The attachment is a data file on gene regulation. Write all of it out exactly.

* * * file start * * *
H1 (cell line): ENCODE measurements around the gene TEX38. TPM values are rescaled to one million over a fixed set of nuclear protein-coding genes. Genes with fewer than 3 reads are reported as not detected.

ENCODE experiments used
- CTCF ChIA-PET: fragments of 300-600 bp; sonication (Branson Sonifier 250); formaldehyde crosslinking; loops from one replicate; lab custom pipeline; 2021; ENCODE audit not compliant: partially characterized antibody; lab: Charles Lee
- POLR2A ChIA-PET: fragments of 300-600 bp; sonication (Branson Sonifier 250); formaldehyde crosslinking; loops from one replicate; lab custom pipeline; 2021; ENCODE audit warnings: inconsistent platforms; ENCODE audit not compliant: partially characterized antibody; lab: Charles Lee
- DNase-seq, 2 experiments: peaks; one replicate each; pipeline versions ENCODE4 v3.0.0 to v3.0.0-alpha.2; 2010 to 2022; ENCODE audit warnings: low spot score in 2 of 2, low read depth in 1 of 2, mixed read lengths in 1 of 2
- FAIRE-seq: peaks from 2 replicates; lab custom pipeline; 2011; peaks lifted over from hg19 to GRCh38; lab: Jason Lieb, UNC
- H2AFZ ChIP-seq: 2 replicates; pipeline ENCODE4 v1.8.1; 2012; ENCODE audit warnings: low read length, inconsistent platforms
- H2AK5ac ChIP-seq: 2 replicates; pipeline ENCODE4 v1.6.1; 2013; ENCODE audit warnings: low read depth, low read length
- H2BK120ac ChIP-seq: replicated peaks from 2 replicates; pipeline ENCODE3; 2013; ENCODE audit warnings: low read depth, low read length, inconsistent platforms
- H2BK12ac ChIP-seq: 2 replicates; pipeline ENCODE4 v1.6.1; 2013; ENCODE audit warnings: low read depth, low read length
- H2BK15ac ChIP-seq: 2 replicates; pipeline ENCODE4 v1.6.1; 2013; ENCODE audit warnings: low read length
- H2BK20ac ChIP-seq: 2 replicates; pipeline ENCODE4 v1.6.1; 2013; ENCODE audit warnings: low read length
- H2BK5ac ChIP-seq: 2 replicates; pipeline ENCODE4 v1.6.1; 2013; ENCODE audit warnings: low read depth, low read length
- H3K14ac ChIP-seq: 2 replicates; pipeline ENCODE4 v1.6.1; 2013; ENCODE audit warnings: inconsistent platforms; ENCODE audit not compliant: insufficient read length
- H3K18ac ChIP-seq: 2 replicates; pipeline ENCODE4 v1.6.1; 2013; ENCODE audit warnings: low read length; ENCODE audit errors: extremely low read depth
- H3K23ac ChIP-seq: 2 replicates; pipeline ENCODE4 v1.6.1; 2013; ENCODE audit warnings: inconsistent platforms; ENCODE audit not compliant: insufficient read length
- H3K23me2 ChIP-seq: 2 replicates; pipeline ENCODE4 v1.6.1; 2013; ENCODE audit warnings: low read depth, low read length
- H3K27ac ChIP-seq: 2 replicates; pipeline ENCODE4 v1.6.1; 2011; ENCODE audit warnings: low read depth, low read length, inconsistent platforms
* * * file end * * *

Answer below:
H1 (cell line): ENCODE measurements around the gene TEX38. TPM values are rescaled to one million over a fixed set of nuclear protein-coding genes. Genes with fewer than 3 reads are reported as not detected.

ENCODE experiments used
- CTCF ChIA-PET: fragments of 300-600 bp; sonication (Branson Sonifier 250); formaldehyde crosslinking; loops from one replicate; lab custom pipeline; 2021; ENCODE audit not compliant: partially characterized antibody; lab: Charles Lee
- POLR2A ChIA-PET: fragments of 300-600 bp; sonication (Branson Sonifier 250); formaldehyde crosslinking; loops from one replicate; lab custom pipeline; 2021; ENCODE audit warnings: inconsistent platforms; ENCODE audit not compliant: partially characterized antibody; lab: Charles Lee
- DNase-seq, 2 experiments: peaks; one replicate each; pipeline versions ENCODE4 v3.0.0 to v3.0.0-alpha.2; 2010 to 2022; ENCODE audit warnings: low spot score in 2 of 2, low read depth in 1 of 2, mixed read lengths in 1 of 2
- FAIRE-seq: peaks from 2 replicates; lab custom pipeline; 2011; peaks lifted over from hg19 to GRCh38; lab: Jason Lieb, UNC
- H2AFZ ChIP-seq: 2 replicates; pipeline ENCODE4 v1.8.1; 2012; ENCODE audit warnings: low read length, inconsistent platforms
- H2AK5ac ChIP-seq: 2 replicates; pipeline ENCODE4 v1.6.1; 2013; ENCODE audit warnings: low read depth, low read length
- H2BK120ac ChIP-seq: replicated peaks from 2 replicates; pipeline ENCODE3; 2013; ENCODE audit warnings: low read depth, low read length, inconsistent platforms
- H2BK12ac ChIP-seq: 2 replicates; pipeline ENCODE4 v1.6.1; 2013; ENCODE audit warnings: low read depth, low read length
- H2BK15ac ChIP-seq: 2 replicates; pipeline ENCODE4 v1.6.1; 2013; ENCODE audit warnings: low read length
- H2BK20ac ChIP-seq: 2 replicates; pipeline ENCODE4 v1.6.1; 2013; ENCODE audit warnings: low read length
- H2BK5ac ChIP-seq: 2 replicates; pipeline ENCODE4 v1.6.1; 2013; ENCODE audit warnings: low read depth, low read length
- H3K14ac ChIP-seq: 2 replicates; pipeline ENCODE4 v1.6.1; 2013; ENCODE audit warnings: inconsistent platforms; ENCODE audit not compliant: insufficient read length
- H3K18ac ChIP-seq: 2 replicates; pipeline ENCODE4 v1.6.1; 2013; ENCODE audit warnings: low read length; ENCODE audit errors: extremely low read depth
- H3K23ac ChIP-seq: 2 replicates; pipeline ENCODE4 v1.6.1; 2013; ENCODE audit warnings: inconsistent platforms; ENCODE audit not compliant: insufficient read length
- H3K23me2 ChIP-seq: 2 replicates; pipeline ENCODE4 v1.6.1; 2013; ENCODE audit warnings: low read depth, low read length
- H3K27ac ChIP-seq: 2 replicates; pipeline ENCODE4 v1.6.1; 2011; ENCODE audit warnings: low read depth, low read length, inconsistent platforms